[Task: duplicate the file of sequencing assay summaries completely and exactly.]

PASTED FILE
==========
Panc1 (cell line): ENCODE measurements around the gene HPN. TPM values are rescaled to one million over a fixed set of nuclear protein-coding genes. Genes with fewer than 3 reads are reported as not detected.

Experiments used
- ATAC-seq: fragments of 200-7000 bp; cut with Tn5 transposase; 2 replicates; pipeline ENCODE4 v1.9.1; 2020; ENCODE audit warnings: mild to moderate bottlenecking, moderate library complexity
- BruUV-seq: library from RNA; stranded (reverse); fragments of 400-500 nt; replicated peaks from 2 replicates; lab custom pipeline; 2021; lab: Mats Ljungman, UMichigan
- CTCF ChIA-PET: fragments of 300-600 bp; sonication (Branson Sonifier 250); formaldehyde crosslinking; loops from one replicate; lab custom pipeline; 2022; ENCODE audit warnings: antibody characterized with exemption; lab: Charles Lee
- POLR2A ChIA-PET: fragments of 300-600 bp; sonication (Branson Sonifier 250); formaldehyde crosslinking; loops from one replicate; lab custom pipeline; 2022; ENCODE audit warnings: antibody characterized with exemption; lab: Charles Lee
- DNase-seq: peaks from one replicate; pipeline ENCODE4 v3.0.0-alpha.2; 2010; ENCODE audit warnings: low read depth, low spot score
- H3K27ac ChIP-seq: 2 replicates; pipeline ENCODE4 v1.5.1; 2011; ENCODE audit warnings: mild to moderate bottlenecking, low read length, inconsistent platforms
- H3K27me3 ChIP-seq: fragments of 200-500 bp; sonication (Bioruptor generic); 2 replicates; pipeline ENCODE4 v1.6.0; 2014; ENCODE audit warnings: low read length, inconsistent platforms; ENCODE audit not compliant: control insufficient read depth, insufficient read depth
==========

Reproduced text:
Panc1 (cell line): ENCODE measurements around the gene HPN. TPM values are rescaled to one million over a fixed set of nuclear protein-coding genes. Genes with fewer than 3 reads are reported as not detected.

Experiments used
- ATAC-seq: fragments of 200-7000 bp; cut with Tn5 transposase; 2 replicates; pipeline ENCODE4 v1.9.1; 2020; ENCODE audit warnings: mild to moderate bottlenecking, moderate library complexity
- BruUV-seq: library from RNA; stranded (reverse); fragments of 400-500 nt; replicated peaks from 2 replicates; lab custom pipeline; 2021; lab: Mats Ljungman, UMichigan
- CTCF ChIA-PET: fragments of 300-600 bp; sonication (Branson Sonifier 250); formaldehyde crosslinking; loops from one replicate; lab custom pipeline; 2022; ENCODE audit warnings: antibody characterized with exemption; lab: Charles Lee
- POLR2A ChIA-PET: fragments of 300-600 bp; sonication (Branson Sonifier 250); formaldehyde crosslinking; loops from one replicate; lab custom pipeline; 2022; ENCODE audit warnings: antibody characterized with exemption; lab: Charles Lee
- DNase-seq: peaks from one replicate; pipeline ENCODE4 v3.0.0-alpha.2; 2010; ENCODE audit warnings: low read depth, low spot score
- H3K27ac ChIP-seq: 2 replicates; pipeline ENCODE4 v1.5.1; 2011; ENCODE audit warnings: mild to moderate bottlenecking, low read length, inconsistent platforms
- H3K27me3 ChIP-seq: fragments of 200-500 bp; sonication (Bioruptor generic); 2 replicates; pipeline ENCODE4 v1.6.0; 2014; ENCODE audit warnings: low read length, inconsistent platforms; ENCODE audit not compliant: control insufficient read depth, insufficient read depth